Are millennials financially fragile?
A study by PwC has concluded that 65 per cent of millennials would not be able to handle a $2,000 unexpected expense and that they are unlikely to seek financial advice. The article discusses the way this generation thinks about money and their outlook on the future.
The millennial generation, now aged between 22 and 37, are deemed to be the hardest people to understand and are sometimes referred to as the “rush-rush” generation.
Millennials want everything to happen right away. They dash into the coffee shop, swipe their debit card and exit even faster. If the bank doesn’t have an app to be able to conduct their banking business while walking along the street, they stall, and hope their paycheque made it in automatically. And then paying their bills online — while better than finding the time in their lunch break — is nonetheless a nuisance.
They are technologically superior to every other generation. They live online. They converse online. They get their entertainment online. They do their work online. Leaving home without their smartphone is like leaving home naked. Interestingly, because they are addicted to having their phone stuck to their ear, and are oblivious to anything and everything else, they could quite easily leave home missing a few bits and bobs.
However never think that millennials have no interest in money or never pay attention to their financial affairs.
Their life revolves around being online for everything — from music to health matters, from chat rooms to grocery shopping, from job seeking to travelling the world. They even have the time to read financial and business news articles.
When something about pensions and investments appears, they may not bookmark the page, but they will take a cursory glance — just in case they are missing something that could impact their financial affairs, such as they are.
In fact if some superstar posts something on Twitter about their own financial situation, albeit he/she will be in the big leagues, the short message concept appeals to the millennial — they get all they need in those few words.
Therefore, the myth that has been created by older generations who think the millennial is careless about money is wrong.
The core problem is simply that they don’t have that much of it — yet. They are hopefully employed but, in today’s economic climate their salary is probably at the lower end of the scale. Moreover, they may still have some college debt to pay off to the bank, or to mom and dad.
Accumulation of money is high on their “to do” list, but low on their “done it” list. They understand the value of money and they recognise that by the time they will get to retirement planning, their current savings strategy will not be enough.
In fact, they are concerned that social security funds may be non-existent by then.
About 60 per cent of millennials have a savings goal. They have a plan to save regularly albeit they may fall short now and again, but they do know what is required. In other words, while they may seem to spend frivolously and indeed recklessly, at least to their parents, they have a deep understanding that saving for the long term is important.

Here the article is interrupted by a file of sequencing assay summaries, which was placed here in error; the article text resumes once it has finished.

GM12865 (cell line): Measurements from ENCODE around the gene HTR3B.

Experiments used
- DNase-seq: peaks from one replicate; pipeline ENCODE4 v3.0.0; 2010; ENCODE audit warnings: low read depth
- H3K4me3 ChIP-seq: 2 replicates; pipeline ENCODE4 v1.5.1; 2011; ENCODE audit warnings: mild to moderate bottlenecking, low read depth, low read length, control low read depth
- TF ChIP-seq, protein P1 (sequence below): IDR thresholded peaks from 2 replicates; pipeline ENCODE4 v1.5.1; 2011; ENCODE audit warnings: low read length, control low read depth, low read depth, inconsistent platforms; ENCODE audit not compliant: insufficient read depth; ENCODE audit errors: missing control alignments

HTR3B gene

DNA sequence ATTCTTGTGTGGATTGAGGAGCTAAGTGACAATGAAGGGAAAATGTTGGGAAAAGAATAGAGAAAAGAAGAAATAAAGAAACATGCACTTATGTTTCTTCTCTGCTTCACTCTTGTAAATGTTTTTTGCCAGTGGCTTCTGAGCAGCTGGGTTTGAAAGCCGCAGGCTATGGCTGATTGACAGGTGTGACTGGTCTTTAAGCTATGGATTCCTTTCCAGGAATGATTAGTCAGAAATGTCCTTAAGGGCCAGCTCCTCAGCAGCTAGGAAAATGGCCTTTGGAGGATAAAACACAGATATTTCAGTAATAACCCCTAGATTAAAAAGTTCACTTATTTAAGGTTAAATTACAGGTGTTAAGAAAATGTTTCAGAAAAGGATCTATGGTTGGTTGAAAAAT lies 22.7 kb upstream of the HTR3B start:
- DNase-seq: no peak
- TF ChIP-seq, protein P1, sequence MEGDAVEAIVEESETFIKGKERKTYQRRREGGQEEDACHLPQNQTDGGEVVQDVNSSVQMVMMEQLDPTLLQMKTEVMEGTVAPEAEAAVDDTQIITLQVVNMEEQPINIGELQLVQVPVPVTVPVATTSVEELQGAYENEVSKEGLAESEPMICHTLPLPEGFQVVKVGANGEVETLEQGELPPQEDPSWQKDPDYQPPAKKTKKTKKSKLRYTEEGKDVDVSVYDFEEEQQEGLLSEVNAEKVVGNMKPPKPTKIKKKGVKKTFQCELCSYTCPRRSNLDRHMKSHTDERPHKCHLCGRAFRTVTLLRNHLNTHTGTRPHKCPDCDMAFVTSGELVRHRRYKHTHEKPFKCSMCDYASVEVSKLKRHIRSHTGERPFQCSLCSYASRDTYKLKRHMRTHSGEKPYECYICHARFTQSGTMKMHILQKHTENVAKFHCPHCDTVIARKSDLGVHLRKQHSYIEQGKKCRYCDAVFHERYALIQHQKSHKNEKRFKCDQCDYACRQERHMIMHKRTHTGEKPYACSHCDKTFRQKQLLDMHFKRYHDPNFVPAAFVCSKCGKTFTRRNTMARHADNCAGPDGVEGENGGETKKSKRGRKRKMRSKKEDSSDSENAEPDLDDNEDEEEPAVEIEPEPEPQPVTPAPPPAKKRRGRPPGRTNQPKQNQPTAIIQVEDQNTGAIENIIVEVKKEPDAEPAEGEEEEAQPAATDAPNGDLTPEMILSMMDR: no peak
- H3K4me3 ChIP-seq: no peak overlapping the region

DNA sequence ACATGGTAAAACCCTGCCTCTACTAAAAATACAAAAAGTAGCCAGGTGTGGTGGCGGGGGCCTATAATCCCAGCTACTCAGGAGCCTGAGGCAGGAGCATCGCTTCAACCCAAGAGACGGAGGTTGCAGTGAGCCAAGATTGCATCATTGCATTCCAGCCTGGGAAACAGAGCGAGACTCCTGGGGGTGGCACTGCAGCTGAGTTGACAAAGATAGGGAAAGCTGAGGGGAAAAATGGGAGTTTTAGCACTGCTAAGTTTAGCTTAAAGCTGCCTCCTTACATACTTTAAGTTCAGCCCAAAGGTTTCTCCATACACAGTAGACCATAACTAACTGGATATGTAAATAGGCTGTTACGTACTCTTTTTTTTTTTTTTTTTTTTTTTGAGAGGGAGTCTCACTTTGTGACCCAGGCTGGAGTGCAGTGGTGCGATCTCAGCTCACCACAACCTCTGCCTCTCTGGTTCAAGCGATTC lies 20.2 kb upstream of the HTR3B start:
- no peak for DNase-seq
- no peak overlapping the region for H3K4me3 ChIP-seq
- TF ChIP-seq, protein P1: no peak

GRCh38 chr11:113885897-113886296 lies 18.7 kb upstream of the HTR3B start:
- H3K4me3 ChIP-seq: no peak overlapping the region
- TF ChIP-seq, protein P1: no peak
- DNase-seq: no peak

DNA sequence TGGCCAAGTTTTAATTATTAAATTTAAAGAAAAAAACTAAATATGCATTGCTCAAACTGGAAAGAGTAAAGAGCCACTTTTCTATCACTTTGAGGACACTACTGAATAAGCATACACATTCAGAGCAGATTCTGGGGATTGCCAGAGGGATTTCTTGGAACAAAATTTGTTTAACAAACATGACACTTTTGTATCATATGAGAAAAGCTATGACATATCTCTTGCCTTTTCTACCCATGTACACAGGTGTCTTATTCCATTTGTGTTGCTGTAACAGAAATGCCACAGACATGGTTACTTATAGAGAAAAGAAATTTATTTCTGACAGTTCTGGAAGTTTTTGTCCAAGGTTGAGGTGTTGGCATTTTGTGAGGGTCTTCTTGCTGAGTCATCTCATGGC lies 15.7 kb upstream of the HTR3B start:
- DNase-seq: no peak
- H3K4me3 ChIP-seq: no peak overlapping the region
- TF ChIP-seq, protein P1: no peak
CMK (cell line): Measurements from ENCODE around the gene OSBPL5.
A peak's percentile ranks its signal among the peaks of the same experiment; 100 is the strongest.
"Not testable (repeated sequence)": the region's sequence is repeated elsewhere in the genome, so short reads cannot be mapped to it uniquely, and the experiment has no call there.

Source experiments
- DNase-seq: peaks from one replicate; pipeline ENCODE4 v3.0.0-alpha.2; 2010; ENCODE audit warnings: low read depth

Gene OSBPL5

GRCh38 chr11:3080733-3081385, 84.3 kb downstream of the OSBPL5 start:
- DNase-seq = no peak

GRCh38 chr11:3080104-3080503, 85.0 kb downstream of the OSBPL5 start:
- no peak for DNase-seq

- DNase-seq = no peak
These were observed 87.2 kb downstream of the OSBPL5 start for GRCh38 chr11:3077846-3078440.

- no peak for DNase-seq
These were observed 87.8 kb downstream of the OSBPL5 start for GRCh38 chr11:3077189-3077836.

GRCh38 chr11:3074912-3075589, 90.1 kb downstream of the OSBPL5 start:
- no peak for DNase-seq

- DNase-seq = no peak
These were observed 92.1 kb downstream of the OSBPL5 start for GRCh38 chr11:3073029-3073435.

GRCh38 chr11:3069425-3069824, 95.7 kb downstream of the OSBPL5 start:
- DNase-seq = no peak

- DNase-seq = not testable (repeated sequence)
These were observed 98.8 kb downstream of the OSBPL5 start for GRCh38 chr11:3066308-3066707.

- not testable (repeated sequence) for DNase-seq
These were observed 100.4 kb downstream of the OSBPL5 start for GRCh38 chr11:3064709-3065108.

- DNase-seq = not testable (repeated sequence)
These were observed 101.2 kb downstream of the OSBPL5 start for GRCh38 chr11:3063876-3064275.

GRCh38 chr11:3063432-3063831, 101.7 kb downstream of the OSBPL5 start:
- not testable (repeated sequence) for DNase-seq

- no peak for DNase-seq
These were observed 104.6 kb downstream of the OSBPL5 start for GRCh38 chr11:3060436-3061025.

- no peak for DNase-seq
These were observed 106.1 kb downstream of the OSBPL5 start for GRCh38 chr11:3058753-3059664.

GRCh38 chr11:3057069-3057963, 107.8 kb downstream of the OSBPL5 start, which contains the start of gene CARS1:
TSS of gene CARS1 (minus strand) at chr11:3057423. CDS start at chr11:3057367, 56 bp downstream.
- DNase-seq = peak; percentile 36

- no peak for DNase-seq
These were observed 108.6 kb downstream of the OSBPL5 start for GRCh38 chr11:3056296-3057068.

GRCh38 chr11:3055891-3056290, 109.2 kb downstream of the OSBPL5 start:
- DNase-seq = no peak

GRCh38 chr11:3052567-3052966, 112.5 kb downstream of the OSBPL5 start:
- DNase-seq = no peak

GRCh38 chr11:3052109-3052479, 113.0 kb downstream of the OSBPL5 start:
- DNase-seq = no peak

The irony is that when their parents were their age, the idea of long-term savings was for others. They believed their Defined Benefit Plans would be more than adequate. Not so.
The millennial is well aware of the changes in pension administration, current budgeting and long-term forecasting.
They may complain about not having enough money to save at the end of the month — and that may be true — but their argument is — why bother being worried about it?
But if there isn’t any money left over, the ability to save is obviously bordering on impossible.
However, they may have worked out that even a small monthly voluntary contribution to their employment pension plan, or a small deposit to a savings account, will add up over time. Achieving a high return on small amounts of savings doesn’t concern them too much.
They are very aware that their high-earning years are ahead of them and that while they want to drive far and fast, they accept that they don’t have enough gas in the tank — not yet anyway. Their savings years are ahead of them — but when they get there, they will be very clear what needs to be done to financially secure their older years.
So, while the perception of millennials being spend-free and driven by experiences rather than asset accumulation, may be true, it is only a short-term scenario which will be corrected over a short-to-medium timeframe. They have ample years ahead of them.
Luckily, they do know what needs to be done.
• Bill Storie is co-founder and chief executive of The Olderhood Group, a leading organisation in online information for people planning or presently in retirement
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